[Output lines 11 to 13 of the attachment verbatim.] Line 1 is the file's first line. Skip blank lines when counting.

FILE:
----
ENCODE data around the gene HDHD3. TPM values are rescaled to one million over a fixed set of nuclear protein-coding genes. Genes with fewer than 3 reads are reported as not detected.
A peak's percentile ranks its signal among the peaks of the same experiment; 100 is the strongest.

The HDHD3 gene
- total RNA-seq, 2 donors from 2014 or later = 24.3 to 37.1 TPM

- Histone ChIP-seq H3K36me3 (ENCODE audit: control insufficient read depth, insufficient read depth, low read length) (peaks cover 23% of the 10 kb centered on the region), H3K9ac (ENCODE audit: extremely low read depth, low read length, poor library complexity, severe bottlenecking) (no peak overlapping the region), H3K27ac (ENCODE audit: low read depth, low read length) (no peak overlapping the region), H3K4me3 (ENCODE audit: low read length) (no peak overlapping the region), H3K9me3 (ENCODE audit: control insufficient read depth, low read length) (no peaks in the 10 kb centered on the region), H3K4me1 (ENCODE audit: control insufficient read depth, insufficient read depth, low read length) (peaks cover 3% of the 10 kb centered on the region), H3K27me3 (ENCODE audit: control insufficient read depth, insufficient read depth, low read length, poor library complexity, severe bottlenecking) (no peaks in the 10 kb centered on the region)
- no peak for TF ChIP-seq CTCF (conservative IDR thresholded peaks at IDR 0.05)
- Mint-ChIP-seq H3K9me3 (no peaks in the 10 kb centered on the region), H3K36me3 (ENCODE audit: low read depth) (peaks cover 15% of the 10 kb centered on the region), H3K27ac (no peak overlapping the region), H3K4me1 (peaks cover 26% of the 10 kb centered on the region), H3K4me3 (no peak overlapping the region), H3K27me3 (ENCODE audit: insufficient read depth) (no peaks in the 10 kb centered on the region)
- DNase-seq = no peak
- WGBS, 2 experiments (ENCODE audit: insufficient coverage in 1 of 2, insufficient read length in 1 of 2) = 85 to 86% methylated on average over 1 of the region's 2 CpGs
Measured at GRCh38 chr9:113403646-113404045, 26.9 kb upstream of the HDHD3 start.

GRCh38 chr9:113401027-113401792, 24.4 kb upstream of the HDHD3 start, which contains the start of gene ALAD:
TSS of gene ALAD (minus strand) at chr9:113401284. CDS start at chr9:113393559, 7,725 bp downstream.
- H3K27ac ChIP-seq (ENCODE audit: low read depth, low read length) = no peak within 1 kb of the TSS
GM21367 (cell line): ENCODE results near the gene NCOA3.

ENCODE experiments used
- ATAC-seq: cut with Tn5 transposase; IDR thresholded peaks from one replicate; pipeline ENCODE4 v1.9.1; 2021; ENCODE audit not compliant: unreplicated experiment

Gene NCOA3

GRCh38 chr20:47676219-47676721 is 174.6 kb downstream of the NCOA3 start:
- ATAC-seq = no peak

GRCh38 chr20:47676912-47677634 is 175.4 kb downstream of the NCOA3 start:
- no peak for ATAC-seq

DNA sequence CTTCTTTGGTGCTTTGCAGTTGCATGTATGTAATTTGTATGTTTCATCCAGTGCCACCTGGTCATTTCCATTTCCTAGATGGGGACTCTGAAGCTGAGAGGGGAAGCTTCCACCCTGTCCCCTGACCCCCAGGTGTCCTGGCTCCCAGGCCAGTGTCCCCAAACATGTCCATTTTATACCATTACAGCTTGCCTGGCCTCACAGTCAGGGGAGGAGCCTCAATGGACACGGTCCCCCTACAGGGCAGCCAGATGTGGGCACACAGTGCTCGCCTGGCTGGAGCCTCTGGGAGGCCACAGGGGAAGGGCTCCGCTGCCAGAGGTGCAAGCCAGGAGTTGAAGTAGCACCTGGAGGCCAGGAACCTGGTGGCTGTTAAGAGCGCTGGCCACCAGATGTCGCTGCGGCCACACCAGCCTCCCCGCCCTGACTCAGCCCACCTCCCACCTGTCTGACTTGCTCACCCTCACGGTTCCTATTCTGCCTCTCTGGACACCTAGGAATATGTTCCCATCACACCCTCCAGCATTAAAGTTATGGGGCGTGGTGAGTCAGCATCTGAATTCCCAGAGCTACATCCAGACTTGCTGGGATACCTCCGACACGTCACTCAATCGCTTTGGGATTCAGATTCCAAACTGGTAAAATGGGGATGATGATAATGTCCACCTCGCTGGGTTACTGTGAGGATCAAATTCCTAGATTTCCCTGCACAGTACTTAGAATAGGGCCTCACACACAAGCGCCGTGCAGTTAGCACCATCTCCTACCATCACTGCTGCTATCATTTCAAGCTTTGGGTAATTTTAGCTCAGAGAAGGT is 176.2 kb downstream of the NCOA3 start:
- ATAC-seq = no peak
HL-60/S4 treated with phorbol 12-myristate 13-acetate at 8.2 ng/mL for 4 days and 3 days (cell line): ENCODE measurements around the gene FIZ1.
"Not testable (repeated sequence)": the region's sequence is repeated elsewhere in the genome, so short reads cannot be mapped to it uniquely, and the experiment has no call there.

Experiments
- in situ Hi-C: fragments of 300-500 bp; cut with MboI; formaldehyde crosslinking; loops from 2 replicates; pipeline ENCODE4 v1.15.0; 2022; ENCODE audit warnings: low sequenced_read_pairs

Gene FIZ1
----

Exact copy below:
GRCh38 chr9:113401027-113401792, 24.4 kb upstream of the HDHD3 start, which contains the start of gene ALAD:
TSS of gene ALAD (minus strand) at chr9:113401284. CDS start at chr9:113393559, 7,725 bp downstream.
- H3K27ac ChIP-seq (ENCODE audit: low read depth, low read length) = no peak within 1 kb of the TSS